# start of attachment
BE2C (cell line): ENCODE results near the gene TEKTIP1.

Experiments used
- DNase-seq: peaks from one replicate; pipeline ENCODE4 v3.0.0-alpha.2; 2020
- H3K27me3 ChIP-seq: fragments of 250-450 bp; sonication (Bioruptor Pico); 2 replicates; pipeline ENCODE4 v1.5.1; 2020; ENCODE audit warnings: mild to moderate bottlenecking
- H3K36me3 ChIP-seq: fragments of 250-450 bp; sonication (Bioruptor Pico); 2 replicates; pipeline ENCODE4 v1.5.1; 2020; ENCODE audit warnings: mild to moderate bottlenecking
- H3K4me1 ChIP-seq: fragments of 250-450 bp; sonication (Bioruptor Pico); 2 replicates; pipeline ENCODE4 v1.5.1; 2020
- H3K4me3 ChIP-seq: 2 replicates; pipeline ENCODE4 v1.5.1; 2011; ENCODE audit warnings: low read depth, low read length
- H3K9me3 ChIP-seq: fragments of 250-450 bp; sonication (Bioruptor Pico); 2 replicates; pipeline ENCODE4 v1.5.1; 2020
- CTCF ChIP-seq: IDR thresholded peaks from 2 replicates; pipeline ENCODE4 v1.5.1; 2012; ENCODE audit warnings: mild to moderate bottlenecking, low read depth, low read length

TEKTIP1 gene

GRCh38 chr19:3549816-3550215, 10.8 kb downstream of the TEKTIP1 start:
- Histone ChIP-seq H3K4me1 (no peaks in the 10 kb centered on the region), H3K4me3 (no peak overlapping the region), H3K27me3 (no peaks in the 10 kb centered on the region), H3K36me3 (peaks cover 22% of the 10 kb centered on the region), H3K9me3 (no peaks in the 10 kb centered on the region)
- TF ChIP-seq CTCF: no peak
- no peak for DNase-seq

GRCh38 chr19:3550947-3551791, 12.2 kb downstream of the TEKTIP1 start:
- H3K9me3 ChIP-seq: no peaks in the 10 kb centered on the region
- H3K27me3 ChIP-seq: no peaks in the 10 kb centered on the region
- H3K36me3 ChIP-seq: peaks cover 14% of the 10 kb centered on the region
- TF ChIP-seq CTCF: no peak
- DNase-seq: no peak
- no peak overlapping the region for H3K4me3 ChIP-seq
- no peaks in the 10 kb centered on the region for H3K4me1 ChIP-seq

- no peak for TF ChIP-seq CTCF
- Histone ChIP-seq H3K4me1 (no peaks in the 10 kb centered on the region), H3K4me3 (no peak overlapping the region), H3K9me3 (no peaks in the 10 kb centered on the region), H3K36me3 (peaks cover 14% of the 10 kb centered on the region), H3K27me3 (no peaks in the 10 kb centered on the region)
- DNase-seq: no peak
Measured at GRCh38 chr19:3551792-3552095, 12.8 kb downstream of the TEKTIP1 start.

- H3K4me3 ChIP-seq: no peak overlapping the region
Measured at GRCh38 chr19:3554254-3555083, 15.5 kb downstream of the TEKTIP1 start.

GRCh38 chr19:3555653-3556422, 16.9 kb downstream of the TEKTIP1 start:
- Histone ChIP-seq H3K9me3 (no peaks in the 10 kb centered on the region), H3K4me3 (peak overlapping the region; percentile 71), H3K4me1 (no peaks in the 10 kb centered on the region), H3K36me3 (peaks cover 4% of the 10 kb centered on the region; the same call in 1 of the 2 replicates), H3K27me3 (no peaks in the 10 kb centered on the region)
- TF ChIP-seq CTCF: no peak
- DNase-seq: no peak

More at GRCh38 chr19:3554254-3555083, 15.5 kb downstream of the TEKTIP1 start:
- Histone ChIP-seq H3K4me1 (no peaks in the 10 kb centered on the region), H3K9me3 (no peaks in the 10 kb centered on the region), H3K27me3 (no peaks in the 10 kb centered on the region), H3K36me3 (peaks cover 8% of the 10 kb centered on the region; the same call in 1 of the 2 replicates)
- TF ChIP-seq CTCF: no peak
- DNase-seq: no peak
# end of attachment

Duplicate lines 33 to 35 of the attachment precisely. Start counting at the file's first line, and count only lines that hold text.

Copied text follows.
More at GRCh38 chr19:3554254-3555083, 15.5 kb downstream of the TEKTIP1 start:
- Histone ChIP-seq H3K4me1 (no peaks in the 10 kb centered on the region), H3K9me3 (no peaks in the 10 kb centered on the region), H3K27me3 (no peaks in the 10 kb centered on the region), H3K36me3 (peaks cover 8% of the 10 kb centered on the region; the same call in 1 of the 2 replicates)
- TF ChIP-seq CTCF: no peak